A new play documenting the fascinating time in post-war history when Government changed in power from Conservative Prime Minister Winston Churchill to Labour’s Clement Attlee comes to Liverpool’s Epstein Theatre this Autumn.
The play arrives in the city to coincide with the Labour Party Conference, being held in Liverpool the same week – a deliberate and clever move by playwright and author Francis Beckett.
Clement Attlee runs for two shows at The Epstein Theatre on Monday 26 September and Tuesday 27 September, at 8pm each evening. Tickets are on sale now.
The Epstein Theatre is Grade II Listed and located in the heart of Liverpool city centre, it was named after the legendary gay Beatles’ manager and ‘Fifth Beatle’ Brian Epstein.
Playwright Francis Beckett brings the new play to the city asking some pertinent questions – Clement Attlee was Labour’s greatest PM, is Labour Leader Sir Keir Starmer a Clem Attlee figure; how does he match up; is he another Attlee?
Francis Beckett is an author, journalist, playwright, and contemporary historian. He was the 2009 winner of the Ted Wragg Award for lifetime achievement in education journalism. He has a degree in History and Philosophy from Keele University and has written 17 books mostly on contemporary history, including a much-praised biography of Clement Attlee – Clem Attlee, Labour’s Great Reformer by Haus Publishing.
Originally called A Modest Little Man, the newly entitled and critically acclaimed play Clement Attlee has had three successful sold out London fringe runs at Bread And Roses in South London and then Upstairs at the Gatehouse in North London, before coming to Liverpool’s Epstein Theatre.
Clement Attlee’s 1945 to 1951 Government founded the National Health Service; created the welfare state; brought in free education for all; and nationalised key industries like railways. Attlee is considered by historians to be the greatest 20th Century Prime Minister.
The play begins in May 1945, when Britain celebrated victory over Hitler and cheered Winston Churchill. But revolution was in the air. Things had changed and the poor didn’t want to go back to the way things were. They remembered the 1930s – it was a time of poverty, unemployment and starvation in the midst of ostentatious wealth. They didn’t want that again. The men and women who fought the war wanted a better world. They wanted the rich to pay a bit more, so the poor could suffer a bit less.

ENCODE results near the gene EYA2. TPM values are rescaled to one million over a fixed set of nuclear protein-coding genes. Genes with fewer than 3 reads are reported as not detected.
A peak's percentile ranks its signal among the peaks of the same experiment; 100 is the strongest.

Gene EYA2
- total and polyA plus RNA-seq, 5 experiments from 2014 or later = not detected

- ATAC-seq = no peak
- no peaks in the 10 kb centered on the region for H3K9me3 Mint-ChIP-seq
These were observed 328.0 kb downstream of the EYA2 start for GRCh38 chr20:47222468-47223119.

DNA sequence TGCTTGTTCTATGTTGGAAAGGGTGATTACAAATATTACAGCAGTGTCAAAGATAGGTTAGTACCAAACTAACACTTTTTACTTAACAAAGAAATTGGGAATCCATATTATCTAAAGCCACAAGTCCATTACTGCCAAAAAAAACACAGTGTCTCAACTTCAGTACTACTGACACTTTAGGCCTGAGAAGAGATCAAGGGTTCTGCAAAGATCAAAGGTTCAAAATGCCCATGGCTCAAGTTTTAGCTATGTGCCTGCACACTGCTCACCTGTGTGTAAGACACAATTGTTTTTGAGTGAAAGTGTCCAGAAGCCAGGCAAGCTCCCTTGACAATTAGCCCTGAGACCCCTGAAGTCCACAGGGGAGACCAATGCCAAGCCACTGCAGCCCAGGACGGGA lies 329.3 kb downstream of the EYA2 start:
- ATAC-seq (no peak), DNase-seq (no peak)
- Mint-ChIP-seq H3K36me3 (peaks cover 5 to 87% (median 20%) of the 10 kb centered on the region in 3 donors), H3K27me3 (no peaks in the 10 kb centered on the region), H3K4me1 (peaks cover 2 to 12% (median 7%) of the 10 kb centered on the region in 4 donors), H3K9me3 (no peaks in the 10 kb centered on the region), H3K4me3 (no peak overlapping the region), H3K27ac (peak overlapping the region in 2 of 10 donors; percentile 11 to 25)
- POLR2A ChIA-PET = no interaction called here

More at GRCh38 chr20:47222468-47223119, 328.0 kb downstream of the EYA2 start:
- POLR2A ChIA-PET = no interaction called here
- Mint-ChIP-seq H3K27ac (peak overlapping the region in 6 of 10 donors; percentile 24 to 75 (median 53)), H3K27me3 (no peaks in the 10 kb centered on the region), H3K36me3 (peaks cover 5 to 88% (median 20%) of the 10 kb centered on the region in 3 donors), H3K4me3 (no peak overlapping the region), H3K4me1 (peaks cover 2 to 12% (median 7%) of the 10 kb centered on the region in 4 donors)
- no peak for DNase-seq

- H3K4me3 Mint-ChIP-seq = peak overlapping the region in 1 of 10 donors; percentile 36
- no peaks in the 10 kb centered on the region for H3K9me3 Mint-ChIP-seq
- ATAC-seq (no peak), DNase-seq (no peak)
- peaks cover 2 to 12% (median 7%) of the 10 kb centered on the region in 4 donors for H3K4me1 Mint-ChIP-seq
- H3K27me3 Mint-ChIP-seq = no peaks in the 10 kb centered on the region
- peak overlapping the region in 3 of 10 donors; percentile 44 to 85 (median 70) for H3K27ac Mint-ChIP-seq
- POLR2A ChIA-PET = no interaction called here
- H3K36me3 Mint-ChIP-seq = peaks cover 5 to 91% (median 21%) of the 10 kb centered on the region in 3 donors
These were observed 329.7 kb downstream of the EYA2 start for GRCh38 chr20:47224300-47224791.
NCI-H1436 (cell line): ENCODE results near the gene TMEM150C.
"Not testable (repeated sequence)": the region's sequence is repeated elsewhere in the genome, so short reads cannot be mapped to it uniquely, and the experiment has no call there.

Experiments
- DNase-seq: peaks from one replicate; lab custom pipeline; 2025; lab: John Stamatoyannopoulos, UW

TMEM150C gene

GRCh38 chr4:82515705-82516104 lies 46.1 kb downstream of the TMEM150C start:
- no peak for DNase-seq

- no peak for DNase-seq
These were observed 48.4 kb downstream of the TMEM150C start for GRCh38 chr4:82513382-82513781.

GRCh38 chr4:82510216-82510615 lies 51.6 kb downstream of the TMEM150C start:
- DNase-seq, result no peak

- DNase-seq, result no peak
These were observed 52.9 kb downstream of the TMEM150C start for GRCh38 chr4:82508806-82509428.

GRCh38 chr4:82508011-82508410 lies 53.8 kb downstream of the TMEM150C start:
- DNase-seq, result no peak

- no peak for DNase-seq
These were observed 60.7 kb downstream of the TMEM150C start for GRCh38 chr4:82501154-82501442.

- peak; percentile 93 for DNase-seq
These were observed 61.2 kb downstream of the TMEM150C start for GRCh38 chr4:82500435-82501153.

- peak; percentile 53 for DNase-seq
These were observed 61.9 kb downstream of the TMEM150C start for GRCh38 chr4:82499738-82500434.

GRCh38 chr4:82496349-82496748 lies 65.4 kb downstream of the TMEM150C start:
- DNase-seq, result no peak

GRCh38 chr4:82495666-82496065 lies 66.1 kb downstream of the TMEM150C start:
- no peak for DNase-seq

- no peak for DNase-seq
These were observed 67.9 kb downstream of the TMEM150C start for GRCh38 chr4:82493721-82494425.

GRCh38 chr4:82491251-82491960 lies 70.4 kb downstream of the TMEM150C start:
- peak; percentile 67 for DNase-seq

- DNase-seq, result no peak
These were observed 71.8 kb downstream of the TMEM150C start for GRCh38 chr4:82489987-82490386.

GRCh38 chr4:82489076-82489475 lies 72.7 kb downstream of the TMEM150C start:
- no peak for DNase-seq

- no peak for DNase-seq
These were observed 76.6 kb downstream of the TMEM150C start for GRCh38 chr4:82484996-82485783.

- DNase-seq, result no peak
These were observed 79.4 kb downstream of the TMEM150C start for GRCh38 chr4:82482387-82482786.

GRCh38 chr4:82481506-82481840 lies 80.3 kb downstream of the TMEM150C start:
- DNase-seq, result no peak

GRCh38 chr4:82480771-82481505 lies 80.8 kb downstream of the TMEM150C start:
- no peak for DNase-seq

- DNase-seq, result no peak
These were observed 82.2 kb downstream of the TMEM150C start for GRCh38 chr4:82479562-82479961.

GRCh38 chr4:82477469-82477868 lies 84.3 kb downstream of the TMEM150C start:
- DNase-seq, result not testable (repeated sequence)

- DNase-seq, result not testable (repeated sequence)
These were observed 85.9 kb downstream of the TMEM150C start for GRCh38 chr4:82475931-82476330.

They wanted a national health service. Pay when unemployed so their families wouldn’t starve. Education for everyone, so that no-one would grow up unable to read or write. And they wanted the Labour Party to deliver it. Clement Attlee was the Labour Leader, and the man who had to deliver it. But how could he?
Clement Attlee sounded like a provincial bank manager. He was “a modest little man with plenty to be modest about”. He sat in his grey suit and puffed his pipe. This wasn’t a man to deliver a revolution. Except he did just that.
Playwright and author Francis Beckett explained, “This is a history play for our times. It reminds us of a time when Britain was competently governed, when its leaders put substance before style. Staged in Liverpool during Labour Party Conference week, this play will give theatregoers a chance to rate Sir Keir Starmer alongside Labour’s greatest ever leader.
“People asked me how I could write a comedy about this boring little man. But beneath the commonplace exterior, he was a fascinating man, and a Prime Minister of rare skill and determination. I hope this play proves it.”
The title role of Clement Attlee is played by Roger Rose; with Lynne O’Sullivan as Violet Attlee; Pete Picton as Herbert Morrison; Miranda Colmans as Rose and Jennie Lee; Silas Hawkins as Winston Churchill, Hugh Dalton, and John Carvel; and Clive Greenwood as Vicar, King George VI, and Nye Bevan.
Clement Attlee will be directed by Owain Rose, with sound and lighting by Frank Turnbull.
Main image: Roger Rose as Clement, Lynne O’Sullivan as Violet. Credit: Mark Thomas